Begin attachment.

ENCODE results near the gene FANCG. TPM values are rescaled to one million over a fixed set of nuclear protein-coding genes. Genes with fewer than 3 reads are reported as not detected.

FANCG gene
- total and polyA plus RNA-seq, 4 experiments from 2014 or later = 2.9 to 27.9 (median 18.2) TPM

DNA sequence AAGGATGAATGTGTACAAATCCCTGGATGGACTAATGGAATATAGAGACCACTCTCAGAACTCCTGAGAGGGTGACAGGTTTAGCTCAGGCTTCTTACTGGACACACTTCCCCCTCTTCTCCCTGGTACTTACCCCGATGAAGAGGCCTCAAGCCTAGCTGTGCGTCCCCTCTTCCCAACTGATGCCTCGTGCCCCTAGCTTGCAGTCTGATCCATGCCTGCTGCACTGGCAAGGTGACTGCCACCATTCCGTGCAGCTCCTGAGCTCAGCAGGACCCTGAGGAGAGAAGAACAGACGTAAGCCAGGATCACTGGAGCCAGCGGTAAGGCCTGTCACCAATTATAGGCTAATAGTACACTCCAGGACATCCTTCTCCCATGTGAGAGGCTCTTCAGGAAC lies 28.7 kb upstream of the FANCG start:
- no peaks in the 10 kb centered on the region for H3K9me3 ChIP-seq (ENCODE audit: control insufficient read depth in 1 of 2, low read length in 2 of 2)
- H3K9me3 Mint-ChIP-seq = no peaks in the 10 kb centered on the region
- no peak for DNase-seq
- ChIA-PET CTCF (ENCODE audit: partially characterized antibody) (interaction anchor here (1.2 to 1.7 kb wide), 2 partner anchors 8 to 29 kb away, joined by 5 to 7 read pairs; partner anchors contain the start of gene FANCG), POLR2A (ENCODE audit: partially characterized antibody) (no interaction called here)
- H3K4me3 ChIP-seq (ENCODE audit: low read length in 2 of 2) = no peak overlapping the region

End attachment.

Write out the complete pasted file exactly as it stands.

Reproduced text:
ENCODE results near the gene FANCG. TPM values are rescaled to one million over a fixed set of nuclear protein-coding genes. Genes with fewer than 3 reads are reported as not detected.

FANCG gene
- total and polyA plus RNA-seq, 4 experiments from 2014 or later = 2.9 to 27.9 (median 18.2) TPM

DNA sequence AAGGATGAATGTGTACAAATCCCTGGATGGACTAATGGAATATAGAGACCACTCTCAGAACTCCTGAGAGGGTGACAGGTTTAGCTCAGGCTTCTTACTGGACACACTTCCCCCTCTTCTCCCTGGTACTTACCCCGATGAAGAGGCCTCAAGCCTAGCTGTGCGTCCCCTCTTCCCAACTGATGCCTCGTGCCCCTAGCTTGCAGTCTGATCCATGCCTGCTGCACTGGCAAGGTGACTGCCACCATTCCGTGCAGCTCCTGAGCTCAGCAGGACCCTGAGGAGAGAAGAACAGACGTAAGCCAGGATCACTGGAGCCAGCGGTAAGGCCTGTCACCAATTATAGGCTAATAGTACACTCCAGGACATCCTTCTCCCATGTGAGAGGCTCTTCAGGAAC lies 28.7 kb upstream of the FANCG start:
- no peaks in the 10 kb centered on the region for H3K9me3 ChIP-seq (ENCODE audit: control insufficient read depth in 1 of 2, low read length in 2 of 2)
- H3K9me3 Mint-ChIP-seq = no peaks in the 10 kb centered on the region
- no peak for DNase-seq
- ChIA-PET CTCF (ENCODE audit: partially characterized antibody) (interaction anchor here (1.2 to 1.7 kb wide), 2 partner anchors 8 to 29 kb away, joined by 5 to 7 read pairs; partner anchors contain the start of gene FANCG), POLR2A (ENCODE audit: partially characterized antibody) (no interaction called here)
- H3K4me3 ChIP-seq (ENCODE audit: low read length in 2 of 2) = no peak overlapping the region